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NOAA's phased array radar.January 10, 2002 — Phased-array radar technology, currently used to support tactical operations aboard Navy ships, will soon be adapted for weather detection. Development of this state-of-the-art radar technology led by NOAA may help forecasters provide earlier warnings for tornadoes and other hazardous weather. (Click NOAA image for larger view. Click here for tiff version of this image. Please credit "NOAA.")

In the next two years, a National Weather Radar Testbed will be established at NOAA's National Severe Storms Laboratory in Norman, Okla., providing the meteorological research community with the first phased-array radar facility available on a full-time basis. The project—from research and development to technology transfer and deployment throughout the U.S.—is expected to take 10 to 15 years with an initial cost of approximately $25 million for the Norman facility.

Participants with the NSSL include NOAA's National Weather Service, Lockheed Martin, U.S. Navy, University of Oklahoma's School of Meteorology and College of Engineering and the Federal Aviation Administration.

Phased-array radar uses electronically controlled beams. This reduces the scan time of severe weather from five to six minutes for current radar technology to only one minute, producing fast updates of data, and thereby potentially increasing the average lead time for tornado warnings. It will also be able to re-scan areas of severe weather very quickly, potentially increasing forecasters' warning lead times as storms rapidly transition to more severe levels. In addition, the new system will be able to scan the atmosphere with more detail at lower elevations than current radar allows.

"Early tests of this phased-array radar system have proved promising," said Doug Forsyth, chief of the NSSL's Radar Research and Development Division. "The National Weather Radar Testbed will allow NSSL and other meteorologists to determine if phased-array radar will become one of the next significant technology advancement to improve our nation's weather services."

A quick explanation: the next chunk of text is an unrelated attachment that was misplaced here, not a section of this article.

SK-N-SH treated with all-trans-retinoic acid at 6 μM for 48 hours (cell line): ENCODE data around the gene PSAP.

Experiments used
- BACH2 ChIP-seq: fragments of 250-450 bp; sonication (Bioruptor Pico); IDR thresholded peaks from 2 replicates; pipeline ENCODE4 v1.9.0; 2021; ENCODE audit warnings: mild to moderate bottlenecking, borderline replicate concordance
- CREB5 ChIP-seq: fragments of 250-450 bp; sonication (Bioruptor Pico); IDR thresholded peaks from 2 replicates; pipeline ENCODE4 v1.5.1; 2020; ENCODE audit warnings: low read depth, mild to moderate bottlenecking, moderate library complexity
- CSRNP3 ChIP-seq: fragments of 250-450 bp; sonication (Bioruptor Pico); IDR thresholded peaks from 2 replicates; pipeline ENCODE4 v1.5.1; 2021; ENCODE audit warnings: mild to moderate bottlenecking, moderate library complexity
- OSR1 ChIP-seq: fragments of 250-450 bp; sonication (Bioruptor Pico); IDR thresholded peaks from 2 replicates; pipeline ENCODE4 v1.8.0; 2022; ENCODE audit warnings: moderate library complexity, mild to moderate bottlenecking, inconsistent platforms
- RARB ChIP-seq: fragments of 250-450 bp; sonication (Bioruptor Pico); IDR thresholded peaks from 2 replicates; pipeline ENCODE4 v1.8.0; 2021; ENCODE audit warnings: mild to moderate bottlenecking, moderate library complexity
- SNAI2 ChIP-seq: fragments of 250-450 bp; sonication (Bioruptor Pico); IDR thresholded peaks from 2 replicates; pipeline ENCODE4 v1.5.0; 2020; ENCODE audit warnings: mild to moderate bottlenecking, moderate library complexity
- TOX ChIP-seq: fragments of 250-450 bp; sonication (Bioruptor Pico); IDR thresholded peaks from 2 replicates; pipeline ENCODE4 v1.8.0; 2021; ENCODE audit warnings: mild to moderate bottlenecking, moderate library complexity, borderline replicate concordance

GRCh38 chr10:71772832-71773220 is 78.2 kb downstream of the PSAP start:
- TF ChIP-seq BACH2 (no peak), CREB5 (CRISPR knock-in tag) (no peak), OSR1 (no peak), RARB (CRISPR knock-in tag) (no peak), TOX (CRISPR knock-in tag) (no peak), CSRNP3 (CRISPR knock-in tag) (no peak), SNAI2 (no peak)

The new technology will gather storm information not currently available, such as rapid changes in wind fields, to provide more thorough understanding of storm evolution. Researchers and forecasters can then improve conceptual storm models and use that knowledge to evaluate and improve stormscale computer models. The data also will be used to initialize computer models and improve forecasts.

Nearly 30 years ago, NSSL was a major participant in the development of Doppler technology that became the heart of the WSR-88D radar, commonly known as NEXRAD. The deployment of a system of NEXRAD radars across the United States became a cornerstone of the modernization of NOAA's National Weather Service.

NOAA's National Weather Service is the primary source of weather data, forecasts and warnings for the United States and its territories. NWS operates the most advanced weather and flood warning and forecast system in the world, helping to protect lives and property and enhance the national economy.

Relevant Web Sites
NOAA's Phased Array Radar

NOAA's National Severe Storms Laboratory

Tornado Statistics from NOAA's Storm Prediction Center

StormReady Program

NOAA's National Severe Storms Lab

All About Tornadoes, including the Fujita Scale

Tornadoes...Nature's Most Violent Storms

Vortex: Unraveling the Secrets

NOAA Weather Radio

Tornado Photos Online

NOAA's Weather Page

Media Contact:
Keli Tarp, NOAA's National Severe Storms Lab, Norman, Okla., (405) 366-0451 or (405) 203-4839 mobile